What are you teaching right now? ⇨
Welcome to the Blog
Let's start learning!
Free Number Sense Boosters
Could your students’ number sense use a boost? These quick and simple activities improve number sense while engaging your students.
Latest from the Blog
I’ve talked to more than a few teachers who have mentioned that their students’ weakest area is number sense. “Maybe I should just slow down my instruction and work on number sense for a while.” they say. But here’s the thing- number sense doesn’t need to be separate from your
Word problems lend themselves so beautifully to differentiation- and yet sometimes it can seem like our most struggling learners can’t get a foot in the door. We know that searching for keywords isn’t the answer. So what is? Simple! Numberless word problems! When you implement a numberless word problems strategy,
I wanted to share one of my absolute favorite math differentiation strategies. It ensures differentiation with no “extra” work. It allows an entry point for all students. It includes extension — again without any “extra” work on your part! And it works for most any topic and most any grade
Teaching subtraction with regrouping using the standard algorithm? You’re in the right spot! But, if you are teaching 1st or 2nd grade, please remember, the written algorithm for addition and subtraction isn’t necessarily the end goal! Your students need to use strategies based on place value and relate them to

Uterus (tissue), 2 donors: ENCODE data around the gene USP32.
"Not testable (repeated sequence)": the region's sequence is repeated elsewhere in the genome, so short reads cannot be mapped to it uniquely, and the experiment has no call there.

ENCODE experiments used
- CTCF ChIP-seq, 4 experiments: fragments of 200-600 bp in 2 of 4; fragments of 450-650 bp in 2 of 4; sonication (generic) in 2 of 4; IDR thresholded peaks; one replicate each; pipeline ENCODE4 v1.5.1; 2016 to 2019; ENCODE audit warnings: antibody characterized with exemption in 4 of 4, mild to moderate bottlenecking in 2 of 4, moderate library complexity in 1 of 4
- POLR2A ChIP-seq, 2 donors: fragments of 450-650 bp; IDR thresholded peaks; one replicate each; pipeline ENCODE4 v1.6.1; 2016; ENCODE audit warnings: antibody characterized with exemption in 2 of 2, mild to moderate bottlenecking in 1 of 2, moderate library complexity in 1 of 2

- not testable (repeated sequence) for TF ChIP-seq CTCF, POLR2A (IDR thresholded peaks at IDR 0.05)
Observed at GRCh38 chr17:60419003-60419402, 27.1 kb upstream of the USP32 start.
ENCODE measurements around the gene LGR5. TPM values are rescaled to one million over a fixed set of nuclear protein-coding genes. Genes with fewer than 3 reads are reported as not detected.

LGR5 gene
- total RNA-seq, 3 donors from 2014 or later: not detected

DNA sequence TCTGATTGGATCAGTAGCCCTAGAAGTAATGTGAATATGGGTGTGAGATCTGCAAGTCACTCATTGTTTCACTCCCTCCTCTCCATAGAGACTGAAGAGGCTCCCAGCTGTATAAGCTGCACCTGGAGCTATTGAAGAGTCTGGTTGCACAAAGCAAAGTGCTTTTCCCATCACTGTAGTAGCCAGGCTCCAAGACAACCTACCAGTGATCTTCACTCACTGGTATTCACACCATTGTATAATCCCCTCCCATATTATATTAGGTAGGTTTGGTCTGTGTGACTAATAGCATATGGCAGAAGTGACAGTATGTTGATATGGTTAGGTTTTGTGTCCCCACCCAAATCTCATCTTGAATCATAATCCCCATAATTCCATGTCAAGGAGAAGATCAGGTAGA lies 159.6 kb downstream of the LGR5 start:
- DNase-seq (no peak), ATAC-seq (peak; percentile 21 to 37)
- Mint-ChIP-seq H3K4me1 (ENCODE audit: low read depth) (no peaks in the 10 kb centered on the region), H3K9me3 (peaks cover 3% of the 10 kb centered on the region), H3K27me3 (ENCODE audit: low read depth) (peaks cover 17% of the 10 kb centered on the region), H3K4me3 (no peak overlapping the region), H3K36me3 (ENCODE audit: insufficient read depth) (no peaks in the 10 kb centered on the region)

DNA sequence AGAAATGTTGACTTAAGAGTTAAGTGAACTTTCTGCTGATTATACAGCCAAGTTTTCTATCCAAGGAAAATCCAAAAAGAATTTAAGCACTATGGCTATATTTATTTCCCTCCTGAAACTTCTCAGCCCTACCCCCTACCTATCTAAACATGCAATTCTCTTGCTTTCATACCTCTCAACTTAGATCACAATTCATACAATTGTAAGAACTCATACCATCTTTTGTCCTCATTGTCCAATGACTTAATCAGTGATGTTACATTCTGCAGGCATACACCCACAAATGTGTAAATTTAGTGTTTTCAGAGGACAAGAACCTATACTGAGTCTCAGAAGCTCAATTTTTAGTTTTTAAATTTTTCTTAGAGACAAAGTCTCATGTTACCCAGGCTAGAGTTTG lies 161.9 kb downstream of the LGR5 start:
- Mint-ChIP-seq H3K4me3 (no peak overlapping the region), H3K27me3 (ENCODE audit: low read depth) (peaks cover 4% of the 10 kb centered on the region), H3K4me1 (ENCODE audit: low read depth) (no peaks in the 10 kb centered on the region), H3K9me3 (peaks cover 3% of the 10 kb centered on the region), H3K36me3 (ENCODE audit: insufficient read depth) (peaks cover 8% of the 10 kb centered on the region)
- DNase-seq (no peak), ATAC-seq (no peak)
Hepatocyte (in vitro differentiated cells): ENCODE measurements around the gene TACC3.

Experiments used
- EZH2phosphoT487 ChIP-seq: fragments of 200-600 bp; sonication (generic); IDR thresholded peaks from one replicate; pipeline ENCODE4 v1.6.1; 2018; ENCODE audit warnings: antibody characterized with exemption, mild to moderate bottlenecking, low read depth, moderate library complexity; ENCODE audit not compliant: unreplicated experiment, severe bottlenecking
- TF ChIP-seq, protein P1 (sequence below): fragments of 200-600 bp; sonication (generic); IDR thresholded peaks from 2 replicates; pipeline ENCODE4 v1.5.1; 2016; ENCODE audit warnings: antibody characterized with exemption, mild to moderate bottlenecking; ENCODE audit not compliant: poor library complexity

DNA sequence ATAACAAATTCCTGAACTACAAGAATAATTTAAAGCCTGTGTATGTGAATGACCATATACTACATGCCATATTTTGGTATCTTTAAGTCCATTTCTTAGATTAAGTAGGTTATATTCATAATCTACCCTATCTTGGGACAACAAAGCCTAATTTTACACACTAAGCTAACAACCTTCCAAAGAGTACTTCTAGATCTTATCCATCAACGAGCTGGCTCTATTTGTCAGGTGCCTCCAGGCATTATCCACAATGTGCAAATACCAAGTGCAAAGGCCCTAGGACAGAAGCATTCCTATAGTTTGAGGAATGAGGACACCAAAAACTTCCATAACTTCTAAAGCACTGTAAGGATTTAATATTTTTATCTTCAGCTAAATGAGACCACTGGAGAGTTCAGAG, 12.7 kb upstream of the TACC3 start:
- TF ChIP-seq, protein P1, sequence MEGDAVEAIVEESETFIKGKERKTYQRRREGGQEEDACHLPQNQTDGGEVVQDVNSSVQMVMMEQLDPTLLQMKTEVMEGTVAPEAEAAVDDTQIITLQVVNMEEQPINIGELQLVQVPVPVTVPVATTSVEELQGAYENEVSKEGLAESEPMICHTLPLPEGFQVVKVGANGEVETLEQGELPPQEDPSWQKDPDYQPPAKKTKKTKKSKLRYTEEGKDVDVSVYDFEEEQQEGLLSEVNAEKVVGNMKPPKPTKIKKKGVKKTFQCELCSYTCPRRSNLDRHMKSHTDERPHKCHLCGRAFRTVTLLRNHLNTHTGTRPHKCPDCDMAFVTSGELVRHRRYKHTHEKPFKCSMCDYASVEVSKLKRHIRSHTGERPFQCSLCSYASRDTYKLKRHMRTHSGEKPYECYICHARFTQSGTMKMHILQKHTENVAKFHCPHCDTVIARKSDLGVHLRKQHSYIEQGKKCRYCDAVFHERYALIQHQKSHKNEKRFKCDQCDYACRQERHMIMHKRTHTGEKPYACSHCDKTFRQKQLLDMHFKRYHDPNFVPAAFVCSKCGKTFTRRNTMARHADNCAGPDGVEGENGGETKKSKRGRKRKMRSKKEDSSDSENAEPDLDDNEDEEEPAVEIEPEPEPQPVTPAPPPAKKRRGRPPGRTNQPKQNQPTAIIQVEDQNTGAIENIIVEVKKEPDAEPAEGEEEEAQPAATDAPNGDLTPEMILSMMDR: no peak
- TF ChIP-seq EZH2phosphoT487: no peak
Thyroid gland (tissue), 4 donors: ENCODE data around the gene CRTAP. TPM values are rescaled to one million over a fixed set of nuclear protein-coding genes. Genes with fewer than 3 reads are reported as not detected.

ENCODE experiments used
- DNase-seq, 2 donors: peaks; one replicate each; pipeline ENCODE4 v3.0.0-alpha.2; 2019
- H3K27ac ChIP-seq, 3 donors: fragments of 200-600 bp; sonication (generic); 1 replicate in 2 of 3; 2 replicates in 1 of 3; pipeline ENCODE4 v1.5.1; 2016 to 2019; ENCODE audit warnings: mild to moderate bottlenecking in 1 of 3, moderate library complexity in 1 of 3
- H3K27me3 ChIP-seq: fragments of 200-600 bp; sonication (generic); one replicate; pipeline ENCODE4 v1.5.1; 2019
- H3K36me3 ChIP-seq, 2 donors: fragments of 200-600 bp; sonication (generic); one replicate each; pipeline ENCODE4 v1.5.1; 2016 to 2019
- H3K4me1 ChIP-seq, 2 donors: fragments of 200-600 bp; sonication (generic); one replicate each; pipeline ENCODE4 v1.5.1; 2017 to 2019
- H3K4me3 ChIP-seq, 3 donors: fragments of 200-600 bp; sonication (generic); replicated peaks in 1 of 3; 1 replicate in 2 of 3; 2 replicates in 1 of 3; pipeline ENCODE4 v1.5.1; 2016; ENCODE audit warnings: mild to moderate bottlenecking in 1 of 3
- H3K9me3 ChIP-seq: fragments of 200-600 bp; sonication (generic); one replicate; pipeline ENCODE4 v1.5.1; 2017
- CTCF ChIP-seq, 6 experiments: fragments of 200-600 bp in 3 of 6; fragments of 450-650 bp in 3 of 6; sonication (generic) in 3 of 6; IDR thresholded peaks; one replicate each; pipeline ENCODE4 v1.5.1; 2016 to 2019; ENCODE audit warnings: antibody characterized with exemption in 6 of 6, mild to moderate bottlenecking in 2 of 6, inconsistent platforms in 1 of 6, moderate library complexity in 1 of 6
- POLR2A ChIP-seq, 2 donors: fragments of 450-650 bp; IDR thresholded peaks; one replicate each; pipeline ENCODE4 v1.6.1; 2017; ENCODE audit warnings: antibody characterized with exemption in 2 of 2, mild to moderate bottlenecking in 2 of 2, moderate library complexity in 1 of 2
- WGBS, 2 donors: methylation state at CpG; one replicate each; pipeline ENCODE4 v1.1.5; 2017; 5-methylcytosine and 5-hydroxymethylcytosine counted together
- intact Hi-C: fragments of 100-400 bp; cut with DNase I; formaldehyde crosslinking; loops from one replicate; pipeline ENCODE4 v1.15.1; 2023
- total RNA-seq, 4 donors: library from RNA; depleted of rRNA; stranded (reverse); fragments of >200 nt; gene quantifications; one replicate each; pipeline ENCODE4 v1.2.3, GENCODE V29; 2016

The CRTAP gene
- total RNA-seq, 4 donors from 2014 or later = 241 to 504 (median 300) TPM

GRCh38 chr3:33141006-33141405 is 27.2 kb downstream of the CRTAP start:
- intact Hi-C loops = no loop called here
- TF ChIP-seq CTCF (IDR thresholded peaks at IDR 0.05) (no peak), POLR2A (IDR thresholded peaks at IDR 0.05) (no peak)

If your goal is to teach your students strategies that lead to the standards algorithm, you are in the right space! But remember, if you are teaching 1st or 2nd grade students, the standard algorithm is not necessarily your end goal at this point in time. In 1st and 2nd grade
It’s not uncommon for a district to tell it’s teachers that you must use the curriculum, lessons or workbook that they have purchased with fidelity. This may or may not fit your general teaching style but it can make differentiation feel like a daunting task. These 4 strategies can help
Let’s get this out of the way right now. Math intervention does NOT mean pulling a group of kids aside and helping them to complete their work after a whole group lesson. Another end of the spectrum? Math intervention does NOT mean stopping your instruction to “work on number sense”
The number one, most important thing you can do for students who are struggling in math is to meet them where they are and focus on increasing their understanding of numbers and operations. That’s it! The secret to math success! But here’s the thing, you can not do
My third-grade teacher always told us Practice doesn’t make perfect. Practice makes permanent! When we were practicing our cursive lettering he wanted us to be sure not to get sloppy and practice incorrectly- the habits we formed during practice would be hard to break! The same is true of our
It’s a trap we have all fallen into. You teach your math lesson for the day and then pull aside the group that didn’t quite get it yet. You work on the independent practice together. Here’s the problem. The next day? You’re likely working with the same group of students.